Legal form is a bit of an old chestnut when it comes to setting up a new business and you have to try and decide what is a suitable corporate form or organisation for your new business.
You might think you have boxed and packaged the decision-making process on this neatly but, when you get it out and try and use it, it never seems to perfectly fit. There is always a bit of movement or room which suggests that another size or model might be more appropriate and therefore you start looking at other things on the market. Even if you have made a purchase some-time before, after a further period of time you begin questioning your original decision, weighing up the pros and cons again of different structures and whether, for example, if you switched the very nature of your organisation it would give you some competitive advantage or business benefit that you will not have had before. There is no doubt this is a frustrating issue for many when all you want is your pesky lawyers to get on with things.
One of the brain-jamming tools that affects our mentality on this issue is the fixation we have with tables of pros and cons; the advantages and disadvantages of different legal forms. The thought process is that if we have prepared one of those, or someone else has, then we should be there. Well, no, you should not be there. These tables are good in that they enable you to see different facets of the different structures, but they do not make the decision for you. You need to get under the skin of the table to do that. You need to get under the skin of your business to do that. You need to get into the very heart of your business to do that.
What kind of business do you intend to run? How will you run it? Will you be looking for lots of different contracts and tenderin? Will you need to be flexible and quick on your feet, be decisive and be able to make decisions quickly? Is a lighter regulatory system very important to you or does that not matter too much? Are the people involved used to some organisational forms rather than others? It’s “a vision thing”. Just as The Sisters of Mercy sang. In relation to your governance, who will be directors and will you want to pay them ? Who will your members be and how will their interests and the interests of stakeholders be represented to and heard by the Board ? You need to be able to vision and understand all these issues before you can expect a table of pros and cons to sort it out for you. There is no one right answer out there, but you are sure to get the wrong answer if you do not apply your understanding of your business to the question.
Lawyers are known to sit on the fence. On the one hand this and on the other that. A table of pros and cons is potentially a lawyer’s heaven - or hell. Heaven if the lawyer does the table and just hands it over to the client. And hell if the lawyer has to do something sensible with it. But it does not need to be if you and the lawyer understand the business. If the lawyer understands the business then the table of pros and cons can be used to stress test the ultimate recommendation. You should expect a recommendation from the professionals if the wider perspective is understood. If you do not understand the way your business is going to go because, for example, you are just in the process of putting together your business plan and do not know everything, then simple. Do not make your decision on organisational form yet. Delay it until you know enough. No writing about organisational form can be left without saying “function before form”, but it is not always understood why indeed we say that.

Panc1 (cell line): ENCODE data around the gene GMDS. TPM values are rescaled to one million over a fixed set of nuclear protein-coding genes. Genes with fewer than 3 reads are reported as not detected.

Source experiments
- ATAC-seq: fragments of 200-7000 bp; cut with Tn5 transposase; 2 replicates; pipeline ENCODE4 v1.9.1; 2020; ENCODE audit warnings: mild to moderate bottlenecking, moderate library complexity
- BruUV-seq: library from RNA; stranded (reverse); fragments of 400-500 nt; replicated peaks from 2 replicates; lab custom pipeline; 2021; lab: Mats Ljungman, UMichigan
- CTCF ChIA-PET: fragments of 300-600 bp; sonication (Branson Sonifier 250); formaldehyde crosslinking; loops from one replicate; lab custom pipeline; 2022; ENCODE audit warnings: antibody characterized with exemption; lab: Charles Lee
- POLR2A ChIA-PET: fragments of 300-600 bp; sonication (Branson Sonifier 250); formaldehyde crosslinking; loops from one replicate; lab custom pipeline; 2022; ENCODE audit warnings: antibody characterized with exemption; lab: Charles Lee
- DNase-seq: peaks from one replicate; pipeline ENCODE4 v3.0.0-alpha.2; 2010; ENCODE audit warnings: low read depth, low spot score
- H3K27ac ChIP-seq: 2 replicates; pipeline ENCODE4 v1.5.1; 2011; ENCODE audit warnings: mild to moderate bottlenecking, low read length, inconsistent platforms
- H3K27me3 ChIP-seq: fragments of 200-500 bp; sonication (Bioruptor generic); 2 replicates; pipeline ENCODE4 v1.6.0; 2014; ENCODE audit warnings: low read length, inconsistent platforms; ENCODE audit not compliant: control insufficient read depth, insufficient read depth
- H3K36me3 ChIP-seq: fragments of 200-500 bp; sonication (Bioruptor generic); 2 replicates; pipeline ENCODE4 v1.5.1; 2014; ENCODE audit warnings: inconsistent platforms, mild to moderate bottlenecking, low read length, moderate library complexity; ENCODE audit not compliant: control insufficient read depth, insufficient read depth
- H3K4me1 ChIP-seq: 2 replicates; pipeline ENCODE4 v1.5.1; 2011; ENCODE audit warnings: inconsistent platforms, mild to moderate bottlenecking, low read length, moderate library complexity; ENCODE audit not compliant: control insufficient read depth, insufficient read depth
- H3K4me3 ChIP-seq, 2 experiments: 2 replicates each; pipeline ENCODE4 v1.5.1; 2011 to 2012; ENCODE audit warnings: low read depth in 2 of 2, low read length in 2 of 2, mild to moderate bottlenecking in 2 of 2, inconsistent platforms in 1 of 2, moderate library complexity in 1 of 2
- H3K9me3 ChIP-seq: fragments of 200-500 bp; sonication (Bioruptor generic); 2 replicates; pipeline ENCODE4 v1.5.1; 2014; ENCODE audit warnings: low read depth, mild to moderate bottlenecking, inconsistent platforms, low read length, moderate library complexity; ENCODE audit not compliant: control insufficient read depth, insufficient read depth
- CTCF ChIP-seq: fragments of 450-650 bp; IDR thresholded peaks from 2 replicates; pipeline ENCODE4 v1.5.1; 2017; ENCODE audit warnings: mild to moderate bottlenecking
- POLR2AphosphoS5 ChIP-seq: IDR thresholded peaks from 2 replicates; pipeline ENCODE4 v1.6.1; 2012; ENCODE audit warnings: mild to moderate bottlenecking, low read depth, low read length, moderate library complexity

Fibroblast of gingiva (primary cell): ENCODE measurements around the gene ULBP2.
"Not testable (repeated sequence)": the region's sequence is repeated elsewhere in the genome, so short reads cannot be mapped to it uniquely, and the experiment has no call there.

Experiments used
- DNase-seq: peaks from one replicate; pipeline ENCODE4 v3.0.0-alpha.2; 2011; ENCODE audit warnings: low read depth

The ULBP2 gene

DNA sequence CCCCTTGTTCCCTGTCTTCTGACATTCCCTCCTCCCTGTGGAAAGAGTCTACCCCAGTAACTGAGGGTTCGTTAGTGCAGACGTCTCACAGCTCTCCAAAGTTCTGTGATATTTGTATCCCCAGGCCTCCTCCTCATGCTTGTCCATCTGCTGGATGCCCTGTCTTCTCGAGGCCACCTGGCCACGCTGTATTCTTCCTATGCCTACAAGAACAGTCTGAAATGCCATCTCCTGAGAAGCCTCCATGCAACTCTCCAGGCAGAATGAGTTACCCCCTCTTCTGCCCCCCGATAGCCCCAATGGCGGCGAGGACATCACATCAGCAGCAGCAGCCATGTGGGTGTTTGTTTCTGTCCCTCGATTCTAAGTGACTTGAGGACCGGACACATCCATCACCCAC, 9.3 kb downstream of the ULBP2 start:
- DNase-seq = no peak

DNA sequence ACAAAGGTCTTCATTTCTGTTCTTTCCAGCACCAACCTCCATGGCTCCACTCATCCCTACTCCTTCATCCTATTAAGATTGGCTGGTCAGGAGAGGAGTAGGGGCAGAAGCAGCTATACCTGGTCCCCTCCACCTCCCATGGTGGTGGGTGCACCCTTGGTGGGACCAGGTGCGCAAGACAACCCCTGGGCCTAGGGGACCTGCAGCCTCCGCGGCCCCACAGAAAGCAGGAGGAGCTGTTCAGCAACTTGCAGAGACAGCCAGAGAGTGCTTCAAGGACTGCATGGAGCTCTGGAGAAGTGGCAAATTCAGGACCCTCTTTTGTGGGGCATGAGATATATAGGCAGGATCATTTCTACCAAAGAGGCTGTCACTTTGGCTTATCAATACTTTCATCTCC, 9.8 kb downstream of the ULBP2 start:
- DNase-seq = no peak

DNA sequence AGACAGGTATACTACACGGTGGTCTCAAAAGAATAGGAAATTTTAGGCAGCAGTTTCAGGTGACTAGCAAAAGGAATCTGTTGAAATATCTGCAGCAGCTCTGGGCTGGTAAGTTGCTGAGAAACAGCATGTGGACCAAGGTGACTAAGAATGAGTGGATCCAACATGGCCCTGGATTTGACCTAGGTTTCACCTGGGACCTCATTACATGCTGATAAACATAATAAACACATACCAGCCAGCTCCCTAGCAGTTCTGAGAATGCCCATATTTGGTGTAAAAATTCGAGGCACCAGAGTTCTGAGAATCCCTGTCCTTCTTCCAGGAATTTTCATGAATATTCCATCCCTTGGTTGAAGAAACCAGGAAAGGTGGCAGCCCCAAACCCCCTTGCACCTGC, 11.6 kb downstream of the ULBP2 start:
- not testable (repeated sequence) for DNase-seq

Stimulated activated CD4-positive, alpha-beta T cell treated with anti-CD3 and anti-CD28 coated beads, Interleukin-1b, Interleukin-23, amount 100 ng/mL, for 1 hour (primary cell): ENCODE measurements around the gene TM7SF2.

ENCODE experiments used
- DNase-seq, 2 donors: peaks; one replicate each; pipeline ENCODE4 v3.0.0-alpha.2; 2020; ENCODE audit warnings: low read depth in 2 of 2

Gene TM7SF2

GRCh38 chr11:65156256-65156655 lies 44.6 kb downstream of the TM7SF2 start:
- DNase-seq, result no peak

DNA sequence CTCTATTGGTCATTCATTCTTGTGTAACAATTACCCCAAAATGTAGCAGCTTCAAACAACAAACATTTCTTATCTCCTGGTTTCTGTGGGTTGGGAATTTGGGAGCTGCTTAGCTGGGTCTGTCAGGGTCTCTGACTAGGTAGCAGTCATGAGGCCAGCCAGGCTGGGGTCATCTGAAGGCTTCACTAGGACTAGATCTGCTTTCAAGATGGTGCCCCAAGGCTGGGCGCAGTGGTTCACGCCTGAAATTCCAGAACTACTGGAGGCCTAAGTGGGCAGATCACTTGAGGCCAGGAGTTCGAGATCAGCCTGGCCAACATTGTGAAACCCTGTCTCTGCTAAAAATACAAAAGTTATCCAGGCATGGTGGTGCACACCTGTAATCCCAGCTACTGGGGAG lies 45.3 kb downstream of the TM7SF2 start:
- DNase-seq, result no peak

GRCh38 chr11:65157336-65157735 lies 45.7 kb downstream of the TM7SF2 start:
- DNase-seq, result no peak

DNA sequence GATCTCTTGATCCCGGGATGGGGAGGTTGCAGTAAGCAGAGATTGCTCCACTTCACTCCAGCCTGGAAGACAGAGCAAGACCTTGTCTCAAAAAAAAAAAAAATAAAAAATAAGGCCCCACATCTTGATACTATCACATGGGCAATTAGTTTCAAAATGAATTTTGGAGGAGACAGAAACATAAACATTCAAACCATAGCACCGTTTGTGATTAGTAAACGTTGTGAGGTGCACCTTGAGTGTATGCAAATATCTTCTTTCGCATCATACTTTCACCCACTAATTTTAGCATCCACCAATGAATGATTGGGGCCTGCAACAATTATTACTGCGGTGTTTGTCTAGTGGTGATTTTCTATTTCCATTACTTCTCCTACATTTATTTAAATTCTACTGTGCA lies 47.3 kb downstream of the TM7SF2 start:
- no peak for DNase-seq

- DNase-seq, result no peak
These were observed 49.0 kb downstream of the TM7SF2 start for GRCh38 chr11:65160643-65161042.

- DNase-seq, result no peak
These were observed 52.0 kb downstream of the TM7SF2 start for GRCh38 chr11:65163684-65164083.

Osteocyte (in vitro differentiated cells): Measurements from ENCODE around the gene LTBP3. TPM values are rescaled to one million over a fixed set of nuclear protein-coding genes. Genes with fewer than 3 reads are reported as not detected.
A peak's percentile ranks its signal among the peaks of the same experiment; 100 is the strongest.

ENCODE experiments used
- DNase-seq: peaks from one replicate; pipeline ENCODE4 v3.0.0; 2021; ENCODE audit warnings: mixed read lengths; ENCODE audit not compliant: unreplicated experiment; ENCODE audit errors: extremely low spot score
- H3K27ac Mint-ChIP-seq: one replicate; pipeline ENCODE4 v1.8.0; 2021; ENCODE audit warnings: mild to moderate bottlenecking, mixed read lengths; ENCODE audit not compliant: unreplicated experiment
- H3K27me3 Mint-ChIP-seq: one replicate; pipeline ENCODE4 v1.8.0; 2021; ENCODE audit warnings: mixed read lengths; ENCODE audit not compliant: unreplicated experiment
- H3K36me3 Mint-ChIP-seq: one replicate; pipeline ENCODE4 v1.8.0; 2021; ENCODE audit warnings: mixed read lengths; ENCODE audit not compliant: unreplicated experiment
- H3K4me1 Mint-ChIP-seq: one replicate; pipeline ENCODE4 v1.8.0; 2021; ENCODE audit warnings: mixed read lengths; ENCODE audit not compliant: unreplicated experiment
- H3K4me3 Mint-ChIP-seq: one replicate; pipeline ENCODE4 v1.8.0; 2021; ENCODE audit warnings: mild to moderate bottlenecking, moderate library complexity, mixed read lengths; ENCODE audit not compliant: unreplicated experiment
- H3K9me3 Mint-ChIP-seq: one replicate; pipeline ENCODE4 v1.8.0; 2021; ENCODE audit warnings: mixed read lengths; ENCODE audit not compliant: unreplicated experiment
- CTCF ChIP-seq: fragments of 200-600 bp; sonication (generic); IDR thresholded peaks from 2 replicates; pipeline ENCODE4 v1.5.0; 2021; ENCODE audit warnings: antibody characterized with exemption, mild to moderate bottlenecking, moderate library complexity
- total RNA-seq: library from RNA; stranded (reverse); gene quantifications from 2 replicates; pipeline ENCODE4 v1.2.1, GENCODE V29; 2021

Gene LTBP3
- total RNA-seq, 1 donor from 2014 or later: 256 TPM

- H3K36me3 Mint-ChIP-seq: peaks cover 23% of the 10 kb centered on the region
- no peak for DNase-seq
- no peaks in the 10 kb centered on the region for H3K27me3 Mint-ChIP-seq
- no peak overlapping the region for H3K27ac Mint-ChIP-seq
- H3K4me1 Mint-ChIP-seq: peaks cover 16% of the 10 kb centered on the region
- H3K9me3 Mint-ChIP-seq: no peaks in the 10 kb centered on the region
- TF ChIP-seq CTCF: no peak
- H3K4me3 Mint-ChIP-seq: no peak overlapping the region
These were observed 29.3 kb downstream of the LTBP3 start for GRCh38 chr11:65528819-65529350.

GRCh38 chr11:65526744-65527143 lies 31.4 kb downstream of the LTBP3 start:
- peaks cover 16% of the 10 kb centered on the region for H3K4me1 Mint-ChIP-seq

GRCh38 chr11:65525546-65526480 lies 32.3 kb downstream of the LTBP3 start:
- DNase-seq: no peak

In times of austerity when money is tight then peoples’ minds are naturally focussed on saving money, this can include paying less tax. Charities have specific tax advantages compared with non-charitable social enterprises in the form, say, of Community Interest Companies and so I can understand at the moment why some CICs might be wanting to look at a change to a charitable form. However be careful of letting just the tax-tail wag the dog and do not forget about all those other characteristics of the business and would some of those be lost if you switched from a CIC to a charitable form. For example, a vital aspect of charitable organisations is that normally directors are not paid. How would that fit with your governance requirements and your desire to align governance so that the business was at its most effective and efficient, with the officers incentivised to do the very best job? With a charity you might have paid executives underneath the trustees as it were, but is that the best way to run your particular business? It might be of course but these are the things you need to probe. Just because you are a CIC it does not mean to say you should not be tax planning either. One issue here is the possibility of setting up a charitable subsidiary to enable it to receive gift aid from the CIC and we will look at some of these issues in more detail another time.
So, understand the business first and understand how you want to develop your governance within the organisation and only then start thinking about form. The right form should enhance the business and harness its “power and glory”. It’s not all about saving the most tax. Perhaps it’s more about feeling good as an organisation, having confidence, being able to do all those things you want to do with passion, being able to improvise, respond, and really getting out there and shaping events.
Chris Brophy, partner, Capsticks
Read Chris Brophy’s blogs at LGCplus.com/SocialEnterprise